Indian Reservation (The Lament of the Cherokee Reservation Indian) ~ Paul Revere & the Raiders

Paul Revere and the Raiders is an American rock band that saw enormous mainstream success in the second half of the 1960s and earlier 1970s.

Initially located in Boise, Idaho, the Raiders started as an instrumental rock outfit led by organist Paul Revere (born Paul Revere Dick on January 7, 1938). In his early twenties, Revere already owned several restaurants in Caldwell, Idaho. and first met singer Mark Lindsay (born March 9, 1942, Eugene, Oregon) while picking up hamburger buns from the bakery where Lindsay worked (this circumstance was later referred to in the tongue-in-cheek song “Legend of Paul Revere”). Lindsay joined Revere’s band in 1958. Originally called The Downbeats, they changed their name to Paul Revere & The Raiders in 1960 on the eve of their first record release for Gardena Records. The band scored their first Pacific Northwest hit in 1961, with “Like, Long Hair.” The song had enough national appeal that it peaked at #38 in the Billboard charts on April 17th, 1961. When Revere was drafted for military service, he became a conscientious objector and worked at a mental institution for a year-and-a-half of deferred service as a cook, while Mark Lindsay pumped gas in Wilsonville, Oregon. Lindsay, on the strength of their Top 40 hit, toured the U.S. in the Summer of 1961 with a band that featured Leon Russell filling in for Revere on piano.

By the summer of 1962, Revere and Lindsay were working together again in Oregon with a version of the Raiders that featured drummer Mike “Smitty” Smith, who would spend two long periods with the band. Around this time, KISN DJ, Roger Hart, who was producing teen dances, was looking for a band to hire. Hart had a casual conversation with a bank teller who told him about a band called “Paul Revere-something.” Hart obtained Revere’s phone number and they met for lunch. Hart hired the band for one of his teen dances. Soon afterwards, Hart became the group’s personal manager. It was Hart who suggested they record “Louie Louie”, for which Hart paid them about $50, producing it and placing it on his SANDE label. This attracted the attention of Columbia Records. According to Mark Lindsay, the Northwest Raiders were a “bunch of white-bread kids doing their best to sound black. We got signed to Columbia (Records) on the strength of sounding like this.” Whether the Raiders or The Kingsmen recorded “Louie Louie” first is a matter of some controversy; however, both groups recorded it in the same studio in Portland, Oregon. Although beaten in the charts by The Kingsmen’s version, Paul Revere & The Raiders enjoyed a longer career. By then, Paul Revere and the Raiders included Revere, Lindsay, Smith, guitarist Drake Levin and bassist Mike “Doc” Holliday, who was replaced in early 1965 by Phil Volk.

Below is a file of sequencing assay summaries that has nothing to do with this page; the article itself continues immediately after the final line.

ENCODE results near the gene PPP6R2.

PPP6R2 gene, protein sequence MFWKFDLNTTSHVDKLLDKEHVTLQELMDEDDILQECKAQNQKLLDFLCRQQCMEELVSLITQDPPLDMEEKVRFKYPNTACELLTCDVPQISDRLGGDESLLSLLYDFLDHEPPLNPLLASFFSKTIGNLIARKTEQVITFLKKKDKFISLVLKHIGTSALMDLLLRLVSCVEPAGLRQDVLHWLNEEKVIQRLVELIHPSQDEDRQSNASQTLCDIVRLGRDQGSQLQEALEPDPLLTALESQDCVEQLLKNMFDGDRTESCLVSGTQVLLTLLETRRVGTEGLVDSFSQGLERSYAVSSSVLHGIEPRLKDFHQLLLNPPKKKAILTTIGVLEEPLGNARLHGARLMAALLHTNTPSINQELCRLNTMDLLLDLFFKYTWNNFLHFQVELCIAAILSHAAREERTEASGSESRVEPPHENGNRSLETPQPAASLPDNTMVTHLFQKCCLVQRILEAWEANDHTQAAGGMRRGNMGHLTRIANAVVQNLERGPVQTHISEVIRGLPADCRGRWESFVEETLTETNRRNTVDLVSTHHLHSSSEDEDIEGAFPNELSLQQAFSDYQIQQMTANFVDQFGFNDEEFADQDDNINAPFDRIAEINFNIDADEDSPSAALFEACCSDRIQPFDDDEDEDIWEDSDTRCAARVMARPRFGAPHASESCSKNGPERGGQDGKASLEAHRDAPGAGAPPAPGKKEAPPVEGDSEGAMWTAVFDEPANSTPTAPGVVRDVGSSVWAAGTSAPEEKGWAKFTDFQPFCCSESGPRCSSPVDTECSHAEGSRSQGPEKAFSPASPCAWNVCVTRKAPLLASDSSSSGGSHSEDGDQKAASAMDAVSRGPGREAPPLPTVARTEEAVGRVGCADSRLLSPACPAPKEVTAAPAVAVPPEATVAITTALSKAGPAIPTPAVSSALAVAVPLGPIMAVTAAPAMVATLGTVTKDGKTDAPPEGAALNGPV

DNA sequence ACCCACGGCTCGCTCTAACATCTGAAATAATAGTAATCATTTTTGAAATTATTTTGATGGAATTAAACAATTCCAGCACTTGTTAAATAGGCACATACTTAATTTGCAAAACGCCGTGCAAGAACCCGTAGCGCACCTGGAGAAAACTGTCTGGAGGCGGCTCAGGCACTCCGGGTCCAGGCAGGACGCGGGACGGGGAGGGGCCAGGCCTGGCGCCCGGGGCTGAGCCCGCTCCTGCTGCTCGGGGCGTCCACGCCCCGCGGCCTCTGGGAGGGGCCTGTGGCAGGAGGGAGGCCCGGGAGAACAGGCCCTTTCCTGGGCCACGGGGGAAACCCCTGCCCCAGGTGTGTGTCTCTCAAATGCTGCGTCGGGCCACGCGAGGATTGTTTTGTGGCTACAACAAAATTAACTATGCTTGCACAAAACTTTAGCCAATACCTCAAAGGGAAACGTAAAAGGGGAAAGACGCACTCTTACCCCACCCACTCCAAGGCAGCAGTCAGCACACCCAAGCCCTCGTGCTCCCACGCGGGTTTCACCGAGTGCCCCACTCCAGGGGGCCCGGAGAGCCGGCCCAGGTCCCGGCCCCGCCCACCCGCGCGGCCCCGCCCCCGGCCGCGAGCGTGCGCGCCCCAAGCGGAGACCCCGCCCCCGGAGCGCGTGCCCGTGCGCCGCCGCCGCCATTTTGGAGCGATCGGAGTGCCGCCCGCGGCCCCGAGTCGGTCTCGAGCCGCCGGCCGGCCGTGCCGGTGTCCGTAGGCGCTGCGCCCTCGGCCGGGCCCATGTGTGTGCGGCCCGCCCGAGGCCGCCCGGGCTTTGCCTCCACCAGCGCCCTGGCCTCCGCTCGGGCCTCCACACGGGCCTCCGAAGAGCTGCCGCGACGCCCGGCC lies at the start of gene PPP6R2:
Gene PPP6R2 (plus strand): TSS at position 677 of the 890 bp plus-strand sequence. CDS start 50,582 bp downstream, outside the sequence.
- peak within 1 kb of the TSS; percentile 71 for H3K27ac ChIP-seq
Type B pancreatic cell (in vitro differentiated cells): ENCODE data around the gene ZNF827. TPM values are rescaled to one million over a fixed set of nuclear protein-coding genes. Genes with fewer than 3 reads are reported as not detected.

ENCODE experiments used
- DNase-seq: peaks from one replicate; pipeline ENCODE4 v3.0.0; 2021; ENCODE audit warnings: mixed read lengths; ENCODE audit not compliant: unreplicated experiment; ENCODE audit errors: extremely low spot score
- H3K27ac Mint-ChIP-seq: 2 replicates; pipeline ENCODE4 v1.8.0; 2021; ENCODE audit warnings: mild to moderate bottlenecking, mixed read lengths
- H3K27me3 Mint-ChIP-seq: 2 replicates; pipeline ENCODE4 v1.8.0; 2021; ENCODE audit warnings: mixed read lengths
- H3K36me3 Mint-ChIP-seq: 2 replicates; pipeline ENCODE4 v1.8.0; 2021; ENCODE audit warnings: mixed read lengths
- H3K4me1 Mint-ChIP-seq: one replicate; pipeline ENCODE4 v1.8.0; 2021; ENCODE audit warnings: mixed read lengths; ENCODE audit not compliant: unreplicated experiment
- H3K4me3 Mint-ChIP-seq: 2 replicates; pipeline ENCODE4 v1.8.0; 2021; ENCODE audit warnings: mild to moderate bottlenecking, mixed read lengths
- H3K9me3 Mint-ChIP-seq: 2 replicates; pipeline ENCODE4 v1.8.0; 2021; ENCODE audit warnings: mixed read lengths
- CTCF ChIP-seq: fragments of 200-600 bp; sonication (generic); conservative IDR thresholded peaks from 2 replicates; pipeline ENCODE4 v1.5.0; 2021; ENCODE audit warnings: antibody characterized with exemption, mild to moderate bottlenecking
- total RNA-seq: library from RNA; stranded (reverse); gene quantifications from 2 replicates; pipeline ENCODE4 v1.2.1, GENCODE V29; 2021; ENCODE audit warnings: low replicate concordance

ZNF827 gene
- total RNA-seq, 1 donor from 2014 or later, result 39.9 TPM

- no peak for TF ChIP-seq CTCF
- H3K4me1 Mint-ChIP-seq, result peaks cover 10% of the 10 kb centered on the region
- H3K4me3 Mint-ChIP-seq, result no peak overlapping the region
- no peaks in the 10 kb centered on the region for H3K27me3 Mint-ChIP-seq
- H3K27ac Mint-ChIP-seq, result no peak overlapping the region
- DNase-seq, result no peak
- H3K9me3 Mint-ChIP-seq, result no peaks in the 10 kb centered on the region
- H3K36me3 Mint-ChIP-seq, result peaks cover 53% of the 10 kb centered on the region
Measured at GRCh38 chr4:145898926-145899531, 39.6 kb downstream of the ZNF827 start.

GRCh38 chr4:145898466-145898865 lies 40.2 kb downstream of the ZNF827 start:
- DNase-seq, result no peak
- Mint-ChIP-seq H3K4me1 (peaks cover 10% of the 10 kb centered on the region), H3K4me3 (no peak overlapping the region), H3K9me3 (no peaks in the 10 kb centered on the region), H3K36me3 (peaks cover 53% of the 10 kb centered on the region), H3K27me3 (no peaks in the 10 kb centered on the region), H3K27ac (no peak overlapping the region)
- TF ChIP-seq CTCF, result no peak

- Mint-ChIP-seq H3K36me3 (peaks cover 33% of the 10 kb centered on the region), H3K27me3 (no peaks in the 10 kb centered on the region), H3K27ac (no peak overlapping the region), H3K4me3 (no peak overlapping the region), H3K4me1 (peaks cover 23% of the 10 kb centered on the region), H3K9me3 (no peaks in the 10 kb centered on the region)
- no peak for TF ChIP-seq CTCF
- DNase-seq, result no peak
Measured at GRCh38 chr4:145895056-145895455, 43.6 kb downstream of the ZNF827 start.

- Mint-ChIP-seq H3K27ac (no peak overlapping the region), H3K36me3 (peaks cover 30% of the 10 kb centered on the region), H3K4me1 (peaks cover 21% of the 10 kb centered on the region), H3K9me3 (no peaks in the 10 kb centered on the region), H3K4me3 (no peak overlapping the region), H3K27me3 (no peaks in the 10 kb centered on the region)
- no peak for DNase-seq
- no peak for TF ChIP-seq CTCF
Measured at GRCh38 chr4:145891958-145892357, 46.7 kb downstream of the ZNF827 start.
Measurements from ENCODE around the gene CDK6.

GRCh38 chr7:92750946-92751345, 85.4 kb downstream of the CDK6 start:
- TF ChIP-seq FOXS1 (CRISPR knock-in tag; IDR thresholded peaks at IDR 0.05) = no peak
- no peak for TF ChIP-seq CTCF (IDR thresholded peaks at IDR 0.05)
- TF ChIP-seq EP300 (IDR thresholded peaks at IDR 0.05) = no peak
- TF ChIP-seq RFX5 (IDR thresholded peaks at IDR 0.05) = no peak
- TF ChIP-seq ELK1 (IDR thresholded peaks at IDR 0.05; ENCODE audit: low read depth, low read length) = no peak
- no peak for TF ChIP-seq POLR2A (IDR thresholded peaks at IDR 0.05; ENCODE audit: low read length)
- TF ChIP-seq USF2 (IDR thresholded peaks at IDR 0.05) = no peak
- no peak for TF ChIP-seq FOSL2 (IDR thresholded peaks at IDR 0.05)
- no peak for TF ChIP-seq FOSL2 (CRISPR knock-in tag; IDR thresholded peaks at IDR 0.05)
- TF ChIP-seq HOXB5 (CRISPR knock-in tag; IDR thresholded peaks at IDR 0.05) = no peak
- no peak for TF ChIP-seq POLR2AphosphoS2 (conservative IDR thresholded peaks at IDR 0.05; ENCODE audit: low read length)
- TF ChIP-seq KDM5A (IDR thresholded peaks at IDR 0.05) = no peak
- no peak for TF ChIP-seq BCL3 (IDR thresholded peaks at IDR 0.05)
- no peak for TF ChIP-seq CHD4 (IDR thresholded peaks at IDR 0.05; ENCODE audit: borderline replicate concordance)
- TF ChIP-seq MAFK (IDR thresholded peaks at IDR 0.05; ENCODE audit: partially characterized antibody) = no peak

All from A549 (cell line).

Indian Reservation
(The Lament of the Cherokee Reservation Indian)

Indian Reservation (The Lament of the Cherokee Reservation Indian)” is a song written by John D. Loudermilk. It was first recorded in 1959 by Marvin Rainwater and released as “The Pale Faced Indian”. Rainwater’s MGM release stayed unnoticed. The first hit version was a 1968 cover by Don Fardon, a former member of The Sorrows. In 1971 the Raiders recorded the song.

The song refers to the forcible removal and relocation of Cherokee people from southeastern states of the United States to territories west of the Mississippi River. This removal in the 1830s has been popularly referred to as the “Trail of Tears.” It followed the Indian Removal Act of 1830. This action was part of a larger United States policy of Indian removal.

The lyrics vary somewhat among the recorded versions. Rainwater’s version omits the “Cherokee people!” chorus but includes instead a series of “Hiya hiya ho!” chants. Fardon’s version is similar to the Raiders’ through the first verse and chorus, but differs in the second verse, which includes the lines “Altho’ they changed our ways of old/They’ll never change our heart and soul”, also found in Rainwater’s version. Rainwater includes some of the elements found in the other versions in a different order, and his first verse has words not found in the others, such as “They put our papoose in a crib/and took the buck skin from our rib”.

At the end, where the Raiders sing “…Cherokee nation will return”, Fardon says “Cherokee Indian…”, while Rainwater omits the line and ends with “beads…nowadays made in Japan.”

[flv]http://djallyn.org/media/indian_reservation.flv[/flv]

They took the whole Cherokee nation
Put us on this reservation
Took away our ways of life
The tomahawk and the bow and knife
Took away our native tongue
And taught their English to our young
And all the beads we made by hand
Are nowadays made in Japan

Cherokee people, Cherokee tribe
So proud to live, so proud to die

They took the whole Indian nation
Locked us on this reservation
Though I wear a shirt and tie
I’m still part redman deep inside

Cherokee people, Cherokee tribe
So proud to live, so proud to die

But maybe someday when they learn
Cherokee nation will return, will return,
will return, will return, will return

  • Audio from the 1971 single, Indian Reservation (The Lament of the Cherokee Reservation Indian) on the 1990 compilation album, The Legend of Paul Revere

Click to Purchase
(725)

About DJ Allyn

DJ Allyn is a burned out radio guy who went on to become a burned out sound engineer for a few Seattle area grunge bands in the 1980s and 1990s. Left the madness of worldwide tours with bands, cleaned up my act and went into the relative sanity of sound engineering for television series. Currently working as the Director of Sound for a television series being filmed in North Vancouver, British Columbia. I am always on the lookout for interesting videos, old music, and fun.

Got a comment?